In Syria, Christians at a Crossroads

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Syrian Christians

While the U.S. teeters on military action in Syria, one population is pleading with the West to reconsider: orthodox Christians. As the situation deteriorates in the Middle East, the Syrian Christian community is exposed, vulnerable, and worst of all, shrinking. Driven out of the country by the hundreds, Syria’s Christian community finds itself in the crossfires of a civil war that threatens to purge the country of a religious population whose only desire is a peaceful coexistence with others.

That dream seems very much at risk today, as the remnant of Syrian Christians — once 10% of the nation’s population — are forced out by radicals bent on imposing Islamic law. In June, Congressman Chris Smith (R-N.J.) warned about the consequences of inaction and called on President Obama to protect the Syrian church, which statistics show are “even more fearful for their lives and safety than the rest of the Syrian population.”

And rightly so. On June 27, the violence escalated, as a suicide bomber took the lives of four innocent people in the Christian neighborhood of Damascus.In July, an Italian priest — also from Damascus — disappeared. Two months later, rebels with ties to Al Qaeda are suspected in his killing. The Middle East has always been a dangerous place for Christians — but never more so than now, as the persecuted church looks desperately to the West for help in ending the violence.

Those Christians who haven’t been driven out of the region live in fear of physical attacks, maiming, rape, imprisonment, torture, and kidnappings. Unfortunately for them, America’s foreign policy has a history of ignoring the plight of Christians — most recently in Iraq, where the population has dwindled from one million people to under 400,000 today. In Egypt, the U.S. has stood by and watched as 1,600 year-old churches are destroyed and the church is left, not only without the protection of the government, but also as the extremists’ greatest target.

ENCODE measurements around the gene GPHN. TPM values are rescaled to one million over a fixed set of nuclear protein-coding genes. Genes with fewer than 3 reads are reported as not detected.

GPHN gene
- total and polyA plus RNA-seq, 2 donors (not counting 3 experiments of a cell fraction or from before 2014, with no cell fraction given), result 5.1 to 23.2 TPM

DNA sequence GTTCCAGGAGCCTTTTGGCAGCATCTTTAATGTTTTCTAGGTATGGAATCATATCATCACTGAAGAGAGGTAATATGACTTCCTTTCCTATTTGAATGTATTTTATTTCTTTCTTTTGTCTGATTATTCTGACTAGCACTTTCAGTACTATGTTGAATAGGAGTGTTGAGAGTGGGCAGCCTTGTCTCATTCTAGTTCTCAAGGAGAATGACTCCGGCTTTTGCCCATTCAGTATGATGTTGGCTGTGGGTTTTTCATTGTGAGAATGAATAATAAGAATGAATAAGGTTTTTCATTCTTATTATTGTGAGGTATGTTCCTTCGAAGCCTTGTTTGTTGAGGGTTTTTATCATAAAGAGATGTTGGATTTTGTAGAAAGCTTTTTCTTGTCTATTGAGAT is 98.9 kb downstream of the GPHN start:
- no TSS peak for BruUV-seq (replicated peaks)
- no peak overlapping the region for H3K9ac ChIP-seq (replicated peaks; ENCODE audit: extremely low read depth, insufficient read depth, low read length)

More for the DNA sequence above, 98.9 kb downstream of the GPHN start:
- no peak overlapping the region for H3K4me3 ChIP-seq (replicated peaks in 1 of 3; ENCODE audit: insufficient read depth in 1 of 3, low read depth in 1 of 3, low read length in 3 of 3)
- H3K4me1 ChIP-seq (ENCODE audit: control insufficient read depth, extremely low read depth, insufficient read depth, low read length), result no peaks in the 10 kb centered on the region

Powerless to stop the persecution, Christians have two options: flee or be killed. Neighborhoods that were once home to Syria’s faithful, some of the oldest religious communities in the world, are virtual ghost towns now. One local Christian says families rushed to pack up their possessions with “little plan to come back.” Rebels roamed the streets, terrorizing the families. “We were tied and blindfolded and pushed down on our knees,” a man said. “One of the kidnappers leaned so close to my face I could feel his breath. He hissed: ‘Why don’t you become a Muslim? Then you can be free.'”

Meanwhile, the brave men and women who refuse to uproot their families continue to ask for help — to no avail. “We spoke to western diplomats asking for help, and everyone ignored us.” Not surprisingly, the Obama administration, which has shown little interest in protecting religious liberties in this country, continues to ignore the rights of Christians overseas.

As the Syria debate presses on in Congress, we urge members to take into consideration the plight of these Christians, who are trying to live out their faith in the midst of one of the worst human rights crises of modern times. For more on the atrocities, check out Ken Blackwell’s new Washington Post column,” Christians in the Crosshairs.”